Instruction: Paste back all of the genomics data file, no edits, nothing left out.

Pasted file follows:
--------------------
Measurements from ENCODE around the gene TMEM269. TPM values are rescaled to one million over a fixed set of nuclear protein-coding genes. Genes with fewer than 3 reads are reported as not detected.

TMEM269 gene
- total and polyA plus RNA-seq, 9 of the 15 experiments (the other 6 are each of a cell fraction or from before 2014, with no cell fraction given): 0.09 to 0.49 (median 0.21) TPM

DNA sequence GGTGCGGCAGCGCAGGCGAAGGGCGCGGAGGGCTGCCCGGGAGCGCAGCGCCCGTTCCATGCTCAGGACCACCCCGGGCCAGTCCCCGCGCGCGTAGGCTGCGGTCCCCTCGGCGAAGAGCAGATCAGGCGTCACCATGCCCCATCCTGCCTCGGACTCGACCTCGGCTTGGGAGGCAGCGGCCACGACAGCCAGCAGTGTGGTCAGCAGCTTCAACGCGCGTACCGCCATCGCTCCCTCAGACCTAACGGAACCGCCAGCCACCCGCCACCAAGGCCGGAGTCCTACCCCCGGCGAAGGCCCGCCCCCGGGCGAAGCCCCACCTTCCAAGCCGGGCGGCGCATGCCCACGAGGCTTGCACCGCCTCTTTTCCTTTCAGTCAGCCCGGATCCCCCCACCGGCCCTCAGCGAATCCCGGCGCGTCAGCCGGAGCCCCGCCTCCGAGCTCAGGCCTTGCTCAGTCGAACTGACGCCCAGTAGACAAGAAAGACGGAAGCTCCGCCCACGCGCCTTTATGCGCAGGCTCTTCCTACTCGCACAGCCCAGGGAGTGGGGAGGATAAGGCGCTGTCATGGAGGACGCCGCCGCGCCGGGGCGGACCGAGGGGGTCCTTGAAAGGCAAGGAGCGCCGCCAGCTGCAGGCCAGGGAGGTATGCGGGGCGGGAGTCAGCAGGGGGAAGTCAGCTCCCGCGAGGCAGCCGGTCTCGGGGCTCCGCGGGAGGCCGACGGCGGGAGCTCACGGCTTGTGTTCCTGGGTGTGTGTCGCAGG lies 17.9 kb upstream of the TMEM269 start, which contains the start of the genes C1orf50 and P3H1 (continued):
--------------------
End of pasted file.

Measurements from ENCODE around the gene TMEM269. TPM values are rescaled to one million over a fixed set of nuclear protein-coding genes. Genes with fewer than 3 reads are reported as not detected.

TMEM269 gene
- total and polyA plus RNA-seq, 9 of the 15 experiments (the other 6 are each of a cell fraction or from before 2014, with no cell fraction given): 0.09 to 0.49 (median 0.21) TPM

DNA sequence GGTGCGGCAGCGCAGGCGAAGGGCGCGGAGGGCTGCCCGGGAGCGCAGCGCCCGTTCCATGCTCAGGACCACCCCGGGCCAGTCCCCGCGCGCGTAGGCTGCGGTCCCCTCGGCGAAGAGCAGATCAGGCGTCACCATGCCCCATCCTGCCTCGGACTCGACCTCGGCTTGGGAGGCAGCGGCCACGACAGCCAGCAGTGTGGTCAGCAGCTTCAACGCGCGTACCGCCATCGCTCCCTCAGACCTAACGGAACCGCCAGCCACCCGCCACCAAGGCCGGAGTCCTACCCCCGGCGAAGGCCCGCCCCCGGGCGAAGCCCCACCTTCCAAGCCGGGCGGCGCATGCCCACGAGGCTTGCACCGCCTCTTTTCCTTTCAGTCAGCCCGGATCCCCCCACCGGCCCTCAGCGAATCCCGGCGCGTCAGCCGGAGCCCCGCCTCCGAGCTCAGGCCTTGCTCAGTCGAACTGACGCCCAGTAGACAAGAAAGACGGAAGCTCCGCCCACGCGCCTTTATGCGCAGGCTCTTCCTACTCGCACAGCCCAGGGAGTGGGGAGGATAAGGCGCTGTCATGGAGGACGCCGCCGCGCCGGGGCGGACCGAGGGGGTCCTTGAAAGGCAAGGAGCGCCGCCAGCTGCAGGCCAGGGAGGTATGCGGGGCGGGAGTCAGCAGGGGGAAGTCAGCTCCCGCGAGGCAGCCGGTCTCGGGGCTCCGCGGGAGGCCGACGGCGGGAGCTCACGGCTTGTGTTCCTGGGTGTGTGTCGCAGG lies 17.9 kb upstream of the TMEM269 start, which contains the start of the genes C1orf50 and P3H1 (continued):